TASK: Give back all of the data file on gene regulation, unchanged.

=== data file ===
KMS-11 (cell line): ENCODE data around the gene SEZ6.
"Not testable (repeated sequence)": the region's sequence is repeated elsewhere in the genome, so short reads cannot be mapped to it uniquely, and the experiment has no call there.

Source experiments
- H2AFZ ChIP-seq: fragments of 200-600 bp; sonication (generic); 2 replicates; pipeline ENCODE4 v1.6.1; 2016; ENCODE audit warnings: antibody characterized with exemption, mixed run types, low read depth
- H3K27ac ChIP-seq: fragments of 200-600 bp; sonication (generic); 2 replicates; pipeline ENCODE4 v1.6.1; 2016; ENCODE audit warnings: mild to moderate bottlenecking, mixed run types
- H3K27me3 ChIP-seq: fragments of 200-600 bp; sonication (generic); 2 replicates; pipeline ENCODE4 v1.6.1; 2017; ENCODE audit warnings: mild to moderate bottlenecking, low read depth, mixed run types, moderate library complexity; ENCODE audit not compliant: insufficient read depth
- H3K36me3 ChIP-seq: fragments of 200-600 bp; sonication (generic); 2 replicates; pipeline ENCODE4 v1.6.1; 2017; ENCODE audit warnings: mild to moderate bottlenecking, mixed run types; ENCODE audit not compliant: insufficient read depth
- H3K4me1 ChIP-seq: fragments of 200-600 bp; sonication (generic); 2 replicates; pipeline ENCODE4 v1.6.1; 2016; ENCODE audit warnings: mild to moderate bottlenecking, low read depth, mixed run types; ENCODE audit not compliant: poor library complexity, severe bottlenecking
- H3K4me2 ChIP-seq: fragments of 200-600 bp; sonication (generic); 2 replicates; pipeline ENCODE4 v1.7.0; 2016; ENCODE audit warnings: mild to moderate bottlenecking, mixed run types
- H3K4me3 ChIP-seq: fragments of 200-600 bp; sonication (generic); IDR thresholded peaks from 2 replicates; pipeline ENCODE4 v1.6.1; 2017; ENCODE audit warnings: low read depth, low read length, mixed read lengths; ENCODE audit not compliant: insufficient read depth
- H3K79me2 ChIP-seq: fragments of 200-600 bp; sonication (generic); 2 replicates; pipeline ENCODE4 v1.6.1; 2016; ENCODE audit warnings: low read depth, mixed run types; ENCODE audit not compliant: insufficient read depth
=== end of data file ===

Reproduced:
KMS-11 (cell line): ENCODE data around the gene SEZ6.
"Not testable (repeated sequence)": the region's sequence is repeated elsewhere in the genome, so short reads cannot be mapped to it uniquely, and the experiment has no call there.

Source experiments
- H2AFZ ChIP-seq: fragments of 200-600 bp; sonication (generic); 2 replicates; pipeline ENCODE4 v1.6.1; 2016; ENCODE audit warnings: antibody characterized with exemption, mixed run types, low read depth
- H3K27ac ChIP-seq: fragments of 200-600 bp; sonication (generic); 2 replicates; pipeline ENCODE4 v1.6.1; 2016; ENCODE audit warnings: mild to moderate bottlenecking, mixed run types
- H3K27me3 ChIP-seq: fragments of 200-600 bp; sonication (generic); 2 replicates; pipeline ENCODE4 v1.6.1; 2017; ENCODE audit warnings: mild to moderate bottlenecking, low read depth, mixed run types, moderate library complexity; ENCODE audit not compliant: insufficient read depth
- H3K36me3 ChIP-seq: fragments of 200-600 bp; sonication (generic); 2 replicates; pipeline ENCODE4 v1.6.1; 2017; ENCODE audit warnings: mild to moderate bottlenecking, mixed run types; ENCODE audit not compliant: insufficient read depth
- H3K4me1 ChIP-seq: fragments of 200-600 bp; sonication (generic); 2 replicates; pipeline ENCODE4 v1.6.1; 2016; ENCODE audit warnings: mild to moderate bottlenecking, low read depth, mixed run types; ENCODE audit not compliant: poor library complexity, severe bottlenecking
- H3K4me2 ChIP-seq: fragments of 200-600 bp; sonication (generic); 2 replicates; pipeline ENCODE4 v1.7.0; 2016; ENCODE audit warnings: mild to moderate bottlenecking, mixed run types
- H3K4me3 ChIP-seq: fragments of 200-600 bp; sonication (generic); IDR thresholded peaks from 2 replicates; pipeline ENCODE4 v1.6.1; 2017; ENCODE audit warnings: low read depth, low read length, mixed read lengths; ENCODE audit not compliant: insufficient read depth
- H3K79me2 ChIP-seq: fragments of 200-600 bp; sonication (generic); 2 replicates; pipeline ENCODE4 v1.6.1; 2016; ENCODE audit warnings: low read depth, mixed run types; ENCODE audit not compliant: insufficient read depth